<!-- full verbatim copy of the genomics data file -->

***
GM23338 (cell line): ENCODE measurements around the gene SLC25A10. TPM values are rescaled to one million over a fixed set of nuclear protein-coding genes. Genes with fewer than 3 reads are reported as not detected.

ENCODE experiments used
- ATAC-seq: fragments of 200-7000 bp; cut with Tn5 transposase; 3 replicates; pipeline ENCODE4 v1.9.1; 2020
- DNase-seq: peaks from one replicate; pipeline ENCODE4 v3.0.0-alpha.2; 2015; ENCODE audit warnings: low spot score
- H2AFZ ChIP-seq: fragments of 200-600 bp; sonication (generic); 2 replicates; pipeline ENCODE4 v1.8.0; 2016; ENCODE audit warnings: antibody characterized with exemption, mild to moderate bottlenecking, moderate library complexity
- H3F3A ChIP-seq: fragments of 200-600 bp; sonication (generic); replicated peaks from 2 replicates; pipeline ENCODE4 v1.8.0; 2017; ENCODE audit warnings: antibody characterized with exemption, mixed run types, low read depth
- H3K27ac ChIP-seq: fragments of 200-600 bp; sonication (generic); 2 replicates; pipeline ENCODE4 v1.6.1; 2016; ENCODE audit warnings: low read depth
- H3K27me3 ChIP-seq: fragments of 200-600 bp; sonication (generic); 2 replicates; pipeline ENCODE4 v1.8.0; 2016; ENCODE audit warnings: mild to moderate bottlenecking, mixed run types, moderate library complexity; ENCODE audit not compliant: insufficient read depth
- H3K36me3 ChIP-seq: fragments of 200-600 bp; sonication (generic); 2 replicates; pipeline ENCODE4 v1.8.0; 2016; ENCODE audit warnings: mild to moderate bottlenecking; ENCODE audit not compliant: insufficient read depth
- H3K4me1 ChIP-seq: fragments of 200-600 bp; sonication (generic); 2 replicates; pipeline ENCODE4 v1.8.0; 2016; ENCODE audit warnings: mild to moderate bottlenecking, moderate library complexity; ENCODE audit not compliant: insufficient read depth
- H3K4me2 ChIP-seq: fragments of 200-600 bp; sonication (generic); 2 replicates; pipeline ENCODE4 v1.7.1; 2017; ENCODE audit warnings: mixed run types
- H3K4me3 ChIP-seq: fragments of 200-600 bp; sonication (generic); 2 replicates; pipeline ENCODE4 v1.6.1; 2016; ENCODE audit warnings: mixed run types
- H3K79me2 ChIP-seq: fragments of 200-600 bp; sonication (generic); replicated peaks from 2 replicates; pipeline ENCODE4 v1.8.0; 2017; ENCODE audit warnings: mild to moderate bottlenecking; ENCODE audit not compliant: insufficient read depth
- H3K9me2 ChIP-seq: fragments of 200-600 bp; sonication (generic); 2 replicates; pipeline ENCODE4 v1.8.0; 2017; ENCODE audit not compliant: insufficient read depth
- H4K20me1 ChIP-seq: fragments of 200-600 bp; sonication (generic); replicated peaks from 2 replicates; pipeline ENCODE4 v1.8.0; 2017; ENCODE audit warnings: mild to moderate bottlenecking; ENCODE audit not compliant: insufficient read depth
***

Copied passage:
GM23338 (cell line): ENCODE measurements around the gene SLC25A10. TPM values are rescaled to one million over a fixed set of nuclear protein-coding genes. Genes with fewer than 3 reads are reported as not detected.

ENCODE experiments used
- ATAC-seq: fragments of 200-7000 bp; cut with Tn5 transposase; 3 replicates; pipeline ENCODE4 v1.9.1; 2020
- DNase-seq: peaks from one replicate; pipeline ENCODE4 v3.0.0-alpha.2; 2015; ENCODE audit warnings: low spot score
- H2AFZ ChIP-seq: fragments of 200-600 bp; sonication (generic); 2 replicates; pipeline ENCODE4 v1.8.0; 2016; ENCODE audit warnings: antibody characterized with exemption, mild to moderate bottlenecking, moderate library complexity
- H3F3A ChIP-seq: fragments of 200-600 bp; sonication (generic); replicated peaks from 2 replicates; pipeline ENCODE4 v1.8.0; 2017; ENCODE audit warnings: antibody characterized with exemption, mixed run types, low read depth
- H3K27ac ChIP-seq: fragments of 200-600 bp; sonication (generic); 2 replicates; pipeline ENCODE4 v1.6.1; 2016; ENCODE audit warnings: low read depth
- H3K27me3 ChIP-seq: fragments of 200-600 bp; sonication (generic); 2 replicates; pipeline ENCODE4 v1.8.0; 2016; ENCODE audit warnings: mild to moderate bottlenecking, mixed run types, moderate library complexity; ENCODE audit not compliant: insufficient read depth
- H3K36me3 ChIP-seq: fragments of 200-600 bp; sonication (generic); 2 replicates; pipeline ENCODE4 v1.8.0; 2016; ENCODE audit warnings: mild to moderate bottlenecking; ENCODE audit not compliant: insufficient read depth
- H3K4me1 ChIP-seq: fragments of 200-600 bp; sonication (generic); 2 replicates; pipeline ENCODE4 v1.8.0; 2016; ENCODE audit warnings: mild to moderate bottlenecking, moderate library complexity; ENCODE audit not compliant: insufficient read depth
- H3K4me2 ChIP-seq: fragments of 200-600 bp; sonication (generic); 2 replicates; pipeline ENCODE4 v1.7.1; 2017; ENCODE audit warnings: mixed run types
- H3K4me3 ChIP-seq: fragments of 200-600 bp; sonication (generic); 2 replicates; pipeline ENCODE4 v1.6.1; 2016; ENCODE audit warnings: mixed run types
- H3K79me2 ChIP-seq: fragments of 200-600 bp; sonication (generic); replicated peaks from 2 replicates; pipeline ENCODE4 v1.8.0; 2017; ENCODE audit warnings: mild to moderate bottlenecking; ENCODE audit not compliant: insufficient read depth
- H3K9me2 ChIP-seq: fragments of 200-600 bp; sonication (generic); 2 replicates; pipeline ENCODE4 v1.8.0; 2017; ENCODE audit not compliant: insufficient read depth
- H4K20me1 ChIP-seq: fragments of 200-600 bp; sonication (generic); replicated peaks from 2 replicates; pipeline ENCODE4 v1.8.0; 2017; ENCODE audit warnings: mild to moderate bottlenecking; ENCODE audit not compliant: insufficient read depth